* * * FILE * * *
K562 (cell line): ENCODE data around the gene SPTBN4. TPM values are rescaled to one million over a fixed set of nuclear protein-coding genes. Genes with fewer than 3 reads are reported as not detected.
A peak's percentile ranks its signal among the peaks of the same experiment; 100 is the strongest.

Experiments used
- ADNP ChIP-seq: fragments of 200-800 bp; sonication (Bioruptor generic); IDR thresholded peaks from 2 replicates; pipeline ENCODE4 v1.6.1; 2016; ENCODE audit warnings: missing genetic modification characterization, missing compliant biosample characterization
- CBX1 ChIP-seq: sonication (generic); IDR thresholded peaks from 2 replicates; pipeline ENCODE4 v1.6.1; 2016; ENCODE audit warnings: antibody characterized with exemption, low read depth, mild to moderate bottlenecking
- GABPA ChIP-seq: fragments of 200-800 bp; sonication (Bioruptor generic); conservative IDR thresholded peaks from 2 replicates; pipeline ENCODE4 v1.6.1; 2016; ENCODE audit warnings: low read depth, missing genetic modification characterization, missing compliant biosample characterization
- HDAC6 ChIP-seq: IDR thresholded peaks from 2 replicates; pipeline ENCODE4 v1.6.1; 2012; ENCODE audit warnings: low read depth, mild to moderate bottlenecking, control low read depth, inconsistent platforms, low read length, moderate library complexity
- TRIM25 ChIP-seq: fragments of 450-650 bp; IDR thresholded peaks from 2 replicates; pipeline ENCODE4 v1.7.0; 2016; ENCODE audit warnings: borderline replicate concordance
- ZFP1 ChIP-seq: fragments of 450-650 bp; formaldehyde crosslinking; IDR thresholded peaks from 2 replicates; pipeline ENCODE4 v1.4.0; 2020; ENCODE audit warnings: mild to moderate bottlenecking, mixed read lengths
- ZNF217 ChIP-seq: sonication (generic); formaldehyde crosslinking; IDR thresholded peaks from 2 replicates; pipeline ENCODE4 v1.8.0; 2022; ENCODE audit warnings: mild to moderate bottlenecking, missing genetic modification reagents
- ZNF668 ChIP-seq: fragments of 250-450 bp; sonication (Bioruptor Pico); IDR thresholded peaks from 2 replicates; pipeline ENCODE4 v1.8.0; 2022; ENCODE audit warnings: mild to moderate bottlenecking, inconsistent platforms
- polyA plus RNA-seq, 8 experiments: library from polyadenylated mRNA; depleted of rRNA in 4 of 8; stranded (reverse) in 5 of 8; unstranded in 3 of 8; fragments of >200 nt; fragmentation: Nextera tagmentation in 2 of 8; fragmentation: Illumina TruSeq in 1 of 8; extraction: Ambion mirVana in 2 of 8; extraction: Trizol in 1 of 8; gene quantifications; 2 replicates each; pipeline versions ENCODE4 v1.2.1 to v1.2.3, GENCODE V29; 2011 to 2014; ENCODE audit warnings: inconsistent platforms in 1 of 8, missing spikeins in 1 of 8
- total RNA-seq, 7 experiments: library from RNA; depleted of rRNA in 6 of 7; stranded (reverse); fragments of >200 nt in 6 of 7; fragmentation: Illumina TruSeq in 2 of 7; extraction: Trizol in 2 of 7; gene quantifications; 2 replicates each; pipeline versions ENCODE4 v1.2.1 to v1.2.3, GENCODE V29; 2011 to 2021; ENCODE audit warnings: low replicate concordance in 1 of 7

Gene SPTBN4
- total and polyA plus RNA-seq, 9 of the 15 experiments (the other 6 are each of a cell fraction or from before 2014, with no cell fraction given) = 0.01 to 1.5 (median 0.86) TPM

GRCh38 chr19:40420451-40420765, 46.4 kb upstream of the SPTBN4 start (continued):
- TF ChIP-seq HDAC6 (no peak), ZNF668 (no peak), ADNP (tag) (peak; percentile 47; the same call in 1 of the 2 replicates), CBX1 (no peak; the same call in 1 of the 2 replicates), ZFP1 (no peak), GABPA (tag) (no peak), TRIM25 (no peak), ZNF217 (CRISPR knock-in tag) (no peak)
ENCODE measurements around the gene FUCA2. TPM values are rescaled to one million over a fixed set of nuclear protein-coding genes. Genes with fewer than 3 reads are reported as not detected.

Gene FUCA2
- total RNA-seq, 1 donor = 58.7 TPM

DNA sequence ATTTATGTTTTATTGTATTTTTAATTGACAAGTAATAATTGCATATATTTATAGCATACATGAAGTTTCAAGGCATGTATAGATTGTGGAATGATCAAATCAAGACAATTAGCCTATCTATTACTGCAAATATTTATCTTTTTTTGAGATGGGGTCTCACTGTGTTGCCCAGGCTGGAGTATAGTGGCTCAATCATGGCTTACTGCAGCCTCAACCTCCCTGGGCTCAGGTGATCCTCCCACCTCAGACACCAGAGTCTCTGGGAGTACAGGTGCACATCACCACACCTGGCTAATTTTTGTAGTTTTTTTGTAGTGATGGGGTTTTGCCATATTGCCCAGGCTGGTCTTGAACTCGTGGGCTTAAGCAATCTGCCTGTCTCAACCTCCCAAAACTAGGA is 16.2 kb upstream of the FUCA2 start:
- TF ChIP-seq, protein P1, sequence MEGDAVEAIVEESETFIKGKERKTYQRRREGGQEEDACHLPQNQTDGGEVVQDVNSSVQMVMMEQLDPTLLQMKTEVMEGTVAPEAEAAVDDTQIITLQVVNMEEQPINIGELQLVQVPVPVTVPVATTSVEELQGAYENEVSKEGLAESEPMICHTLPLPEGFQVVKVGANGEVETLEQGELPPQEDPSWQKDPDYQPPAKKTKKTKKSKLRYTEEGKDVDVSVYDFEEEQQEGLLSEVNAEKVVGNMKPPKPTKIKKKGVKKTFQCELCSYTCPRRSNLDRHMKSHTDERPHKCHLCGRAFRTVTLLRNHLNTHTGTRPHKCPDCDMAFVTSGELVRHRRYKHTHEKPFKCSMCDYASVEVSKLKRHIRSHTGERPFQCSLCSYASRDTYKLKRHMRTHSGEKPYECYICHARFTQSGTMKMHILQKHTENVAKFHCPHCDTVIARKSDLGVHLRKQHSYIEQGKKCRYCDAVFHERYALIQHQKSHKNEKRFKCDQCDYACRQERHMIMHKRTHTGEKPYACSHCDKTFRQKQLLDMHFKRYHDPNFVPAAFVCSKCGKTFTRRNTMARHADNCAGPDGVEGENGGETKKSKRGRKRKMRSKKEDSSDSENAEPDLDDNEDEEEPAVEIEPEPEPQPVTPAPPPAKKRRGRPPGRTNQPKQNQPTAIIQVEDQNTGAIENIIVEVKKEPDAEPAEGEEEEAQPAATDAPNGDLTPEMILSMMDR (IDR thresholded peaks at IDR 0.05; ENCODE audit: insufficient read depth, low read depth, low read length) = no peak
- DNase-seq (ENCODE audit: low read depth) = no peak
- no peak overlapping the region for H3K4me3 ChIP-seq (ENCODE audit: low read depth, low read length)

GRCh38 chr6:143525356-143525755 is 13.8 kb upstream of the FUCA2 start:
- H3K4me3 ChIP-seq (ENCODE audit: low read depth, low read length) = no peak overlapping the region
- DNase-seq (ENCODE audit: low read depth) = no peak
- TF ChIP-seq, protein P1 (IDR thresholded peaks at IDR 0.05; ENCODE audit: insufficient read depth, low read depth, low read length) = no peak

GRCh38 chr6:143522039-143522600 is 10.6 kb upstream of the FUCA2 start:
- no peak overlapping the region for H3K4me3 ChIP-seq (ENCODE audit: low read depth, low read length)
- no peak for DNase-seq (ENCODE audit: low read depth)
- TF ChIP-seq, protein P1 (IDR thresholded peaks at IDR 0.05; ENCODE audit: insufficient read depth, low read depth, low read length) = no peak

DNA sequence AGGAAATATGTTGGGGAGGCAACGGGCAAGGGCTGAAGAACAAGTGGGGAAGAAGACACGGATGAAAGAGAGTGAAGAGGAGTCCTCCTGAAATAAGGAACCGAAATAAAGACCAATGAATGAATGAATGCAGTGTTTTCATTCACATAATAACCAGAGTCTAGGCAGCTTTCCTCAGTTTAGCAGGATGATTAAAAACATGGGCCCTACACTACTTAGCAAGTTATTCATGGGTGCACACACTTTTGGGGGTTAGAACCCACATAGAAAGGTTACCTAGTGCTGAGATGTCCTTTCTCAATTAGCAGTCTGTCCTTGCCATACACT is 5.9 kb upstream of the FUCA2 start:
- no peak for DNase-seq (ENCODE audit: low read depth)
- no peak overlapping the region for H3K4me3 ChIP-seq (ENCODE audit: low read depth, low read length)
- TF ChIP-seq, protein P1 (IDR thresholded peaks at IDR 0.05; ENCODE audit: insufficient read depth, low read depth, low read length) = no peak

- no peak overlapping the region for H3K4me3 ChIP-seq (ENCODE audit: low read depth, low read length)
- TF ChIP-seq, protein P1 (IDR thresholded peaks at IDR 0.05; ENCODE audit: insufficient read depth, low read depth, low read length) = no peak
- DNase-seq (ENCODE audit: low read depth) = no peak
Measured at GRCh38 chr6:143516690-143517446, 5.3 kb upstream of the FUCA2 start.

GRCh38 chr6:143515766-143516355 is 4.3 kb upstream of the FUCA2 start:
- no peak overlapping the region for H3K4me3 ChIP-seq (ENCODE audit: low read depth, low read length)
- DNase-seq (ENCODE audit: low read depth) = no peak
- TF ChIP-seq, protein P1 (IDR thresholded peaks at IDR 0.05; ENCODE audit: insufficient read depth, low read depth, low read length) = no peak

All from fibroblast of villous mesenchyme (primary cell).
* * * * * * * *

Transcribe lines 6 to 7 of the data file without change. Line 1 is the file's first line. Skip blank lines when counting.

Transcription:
- GABPA ChIP-seq: fragments of 200-800 bp; sonication (Bioruptor generic); conservative IDR thresholded peaks from 2 replicates; pipeline ENCODE4 v1.6.1; 2016; ENCODE audit warnings: low read depth, missing genetic modification characterization, missing compliant biosample characterization
- HDAC6 ChIP-seq: IDR thresholded peaks from 2 replicates; pipeline ENCODE4 v1.6.1; 2012; ENCODE audit warnings: low read depth, mild to moderate bottlenecking, control low read depth, inconsistent platforms, low read length, moderate library complexity